Automakers have long built their vehicles to meet the tougher emission standards in place under California law as it is cheaper to do that than to make different cars to sell in other states without those standards. I wrote about the phenomenon of one government effectively subjecting a larger population to its laws by virtue of the larger economic factors at play a couple years ago during the implementation of the European Union’s General Data Protection Regulation.
Last summer, the Trump administration began its efforts to roll back the federal automotive emission standards. At the same time, Ford, Honda, Volkswagen, and BMW (four of the largest automakers, which hold about 30 percent of the U.S. car market) reached their own agreement with the state of California to comply with the stricter state regulations. Last fall, the Justice Department initiated an investigation into that agreement, alleging that it violated antitrust laws and that California was overstepping its authority under the Clean Air Act.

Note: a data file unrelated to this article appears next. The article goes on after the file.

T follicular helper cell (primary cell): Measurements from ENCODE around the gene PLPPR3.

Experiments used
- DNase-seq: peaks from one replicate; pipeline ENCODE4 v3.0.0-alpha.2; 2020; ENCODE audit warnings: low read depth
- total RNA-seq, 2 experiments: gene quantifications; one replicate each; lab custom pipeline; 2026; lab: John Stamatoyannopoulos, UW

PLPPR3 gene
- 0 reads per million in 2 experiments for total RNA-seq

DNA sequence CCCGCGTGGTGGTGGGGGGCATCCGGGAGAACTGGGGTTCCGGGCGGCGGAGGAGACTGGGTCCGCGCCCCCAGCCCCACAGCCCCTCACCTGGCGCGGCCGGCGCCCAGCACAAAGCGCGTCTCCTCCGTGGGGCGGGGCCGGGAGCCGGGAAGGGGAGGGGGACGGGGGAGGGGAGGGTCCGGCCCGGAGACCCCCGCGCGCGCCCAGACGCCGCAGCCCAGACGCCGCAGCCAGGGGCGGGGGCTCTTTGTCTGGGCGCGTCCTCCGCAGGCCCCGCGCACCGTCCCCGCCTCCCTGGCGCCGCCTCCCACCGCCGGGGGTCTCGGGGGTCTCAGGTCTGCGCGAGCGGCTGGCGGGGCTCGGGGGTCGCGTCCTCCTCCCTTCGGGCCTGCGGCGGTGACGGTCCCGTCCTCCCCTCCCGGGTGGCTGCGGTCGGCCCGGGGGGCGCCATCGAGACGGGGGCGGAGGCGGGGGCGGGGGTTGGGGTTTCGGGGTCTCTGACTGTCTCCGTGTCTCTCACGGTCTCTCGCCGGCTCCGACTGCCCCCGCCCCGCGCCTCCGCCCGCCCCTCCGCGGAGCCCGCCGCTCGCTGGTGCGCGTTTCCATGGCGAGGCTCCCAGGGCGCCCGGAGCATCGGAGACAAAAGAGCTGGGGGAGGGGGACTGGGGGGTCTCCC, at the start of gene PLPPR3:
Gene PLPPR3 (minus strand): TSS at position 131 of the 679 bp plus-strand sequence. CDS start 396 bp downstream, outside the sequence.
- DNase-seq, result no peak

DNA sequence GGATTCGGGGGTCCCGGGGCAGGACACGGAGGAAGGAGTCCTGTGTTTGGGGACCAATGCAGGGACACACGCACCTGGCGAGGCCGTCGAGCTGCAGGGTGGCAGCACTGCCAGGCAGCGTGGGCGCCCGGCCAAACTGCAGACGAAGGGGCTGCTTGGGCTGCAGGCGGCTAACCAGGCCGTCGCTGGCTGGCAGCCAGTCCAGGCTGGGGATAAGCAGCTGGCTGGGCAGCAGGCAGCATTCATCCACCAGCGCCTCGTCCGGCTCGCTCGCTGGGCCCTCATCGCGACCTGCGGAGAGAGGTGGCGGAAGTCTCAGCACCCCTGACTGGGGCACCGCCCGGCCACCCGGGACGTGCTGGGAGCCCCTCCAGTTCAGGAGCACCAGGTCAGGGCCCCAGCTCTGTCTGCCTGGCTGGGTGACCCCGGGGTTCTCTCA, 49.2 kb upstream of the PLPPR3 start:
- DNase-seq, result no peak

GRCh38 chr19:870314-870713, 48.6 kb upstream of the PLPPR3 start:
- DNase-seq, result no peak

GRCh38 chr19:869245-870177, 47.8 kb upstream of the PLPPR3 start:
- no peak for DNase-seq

As of this past February, the Justice Department found no evidence of wrongdoing by the automakers and officially closed its antitrust investigation. The administration’s dispute with California over its authority to set fuel economy standards, like the dozens of other pending cases between the two, remains unresolved.